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As we watch Brexit developments, ADST’s “Evolution of the European Union: Early Seeds of Dissolution?  [link:] presents a picture of the EU’s troubled beginnings.

Arthur Hartman, Deputy Chief of Mission to the European Economic Community in the 1960s, discussed the resistance many in the UK felt to joining and noted that many British politicians opposed integration on nationalist grounds and did not like the centralized government in Brussels which even then ruled by edict.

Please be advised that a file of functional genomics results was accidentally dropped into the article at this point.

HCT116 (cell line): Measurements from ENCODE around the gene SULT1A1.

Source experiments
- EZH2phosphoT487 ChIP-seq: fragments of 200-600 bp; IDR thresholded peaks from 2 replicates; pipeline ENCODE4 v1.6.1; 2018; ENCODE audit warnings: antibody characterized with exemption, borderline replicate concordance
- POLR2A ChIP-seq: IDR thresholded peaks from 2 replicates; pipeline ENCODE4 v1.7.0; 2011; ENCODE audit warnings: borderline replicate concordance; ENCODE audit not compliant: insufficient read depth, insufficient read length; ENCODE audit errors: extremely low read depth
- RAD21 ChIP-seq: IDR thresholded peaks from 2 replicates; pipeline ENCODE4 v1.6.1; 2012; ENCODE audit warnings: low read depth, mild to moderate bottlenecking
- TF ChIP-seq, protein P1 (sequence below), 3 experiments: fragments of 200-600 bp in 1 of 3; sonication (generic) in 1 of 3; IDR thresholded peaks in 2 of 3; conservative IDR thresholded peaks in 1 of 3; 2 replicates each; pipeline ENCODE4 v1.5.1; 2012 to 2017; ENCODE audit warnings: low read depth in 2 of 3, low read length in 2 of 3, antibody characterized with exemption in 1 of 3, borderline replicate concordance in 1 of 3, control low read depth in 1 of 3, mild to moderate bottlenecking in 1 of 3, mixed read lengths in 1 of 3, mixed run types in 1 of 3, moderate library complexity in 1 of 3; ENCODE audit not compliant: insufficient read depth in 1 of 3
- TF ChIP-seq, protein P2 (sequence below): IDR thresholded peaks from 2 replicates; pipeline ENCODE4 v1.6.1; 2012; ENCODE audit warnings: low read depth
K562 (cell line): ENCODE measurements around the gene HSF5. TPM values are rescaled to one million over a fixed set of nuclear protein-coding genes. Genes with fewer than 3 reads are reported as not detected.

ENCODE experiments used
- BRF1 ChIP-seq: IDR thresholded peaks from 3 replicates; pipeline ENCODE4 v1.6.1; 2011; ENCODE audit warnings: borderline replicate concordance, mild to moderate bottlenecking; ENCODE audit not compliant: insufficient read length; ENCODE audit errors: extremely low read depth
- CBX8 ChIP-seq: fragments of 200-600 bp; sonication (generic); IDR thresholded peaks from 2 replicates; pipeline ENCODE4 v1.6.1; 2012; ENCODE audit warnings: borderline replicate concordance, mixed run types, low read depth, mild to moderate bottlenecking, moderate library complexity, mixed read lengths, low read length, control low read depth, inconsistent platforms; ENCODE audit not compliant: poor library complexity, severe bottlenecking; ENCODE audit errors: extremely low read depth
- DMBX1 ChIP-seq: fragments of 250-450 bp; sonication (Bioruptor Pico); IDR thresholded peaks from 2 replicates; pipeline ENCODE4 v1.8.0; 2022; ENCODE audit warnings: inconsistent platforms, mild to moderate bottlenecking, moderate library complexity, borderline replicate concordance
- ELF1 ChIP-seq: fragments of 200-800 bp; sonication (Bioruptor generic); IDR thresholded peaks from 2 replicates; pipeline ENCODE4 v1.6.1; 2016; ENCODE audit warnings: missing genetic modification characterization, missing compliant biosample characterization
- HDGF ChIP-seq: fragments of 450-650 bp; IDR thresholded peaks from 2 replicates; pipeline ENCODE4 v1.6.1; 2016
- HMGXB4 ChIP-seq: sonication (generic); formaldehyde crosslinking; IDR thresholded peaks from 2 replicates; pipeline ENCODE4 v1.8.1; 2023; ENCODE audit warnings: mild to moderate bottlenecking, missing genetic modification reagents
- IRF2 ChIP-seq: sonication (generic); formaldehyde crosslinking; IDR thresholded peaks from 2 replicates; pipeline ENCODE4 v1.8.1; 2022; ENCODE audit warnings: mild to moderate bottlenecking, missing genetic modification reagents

Susan Klingaman, who covered the EEC from the State Department’s Bureau of Intelligence and Research (INR) from 1970-72, predicted that the EC could mean real problems domestically in the individual countries, particularly if they headed toward monetary union:  “The big issue at that time was the application of the British to join the EC [European Community] and much of my work focused on that, on whether or not the British would join. And if they did, what would be the implications for Britain and the United States?”

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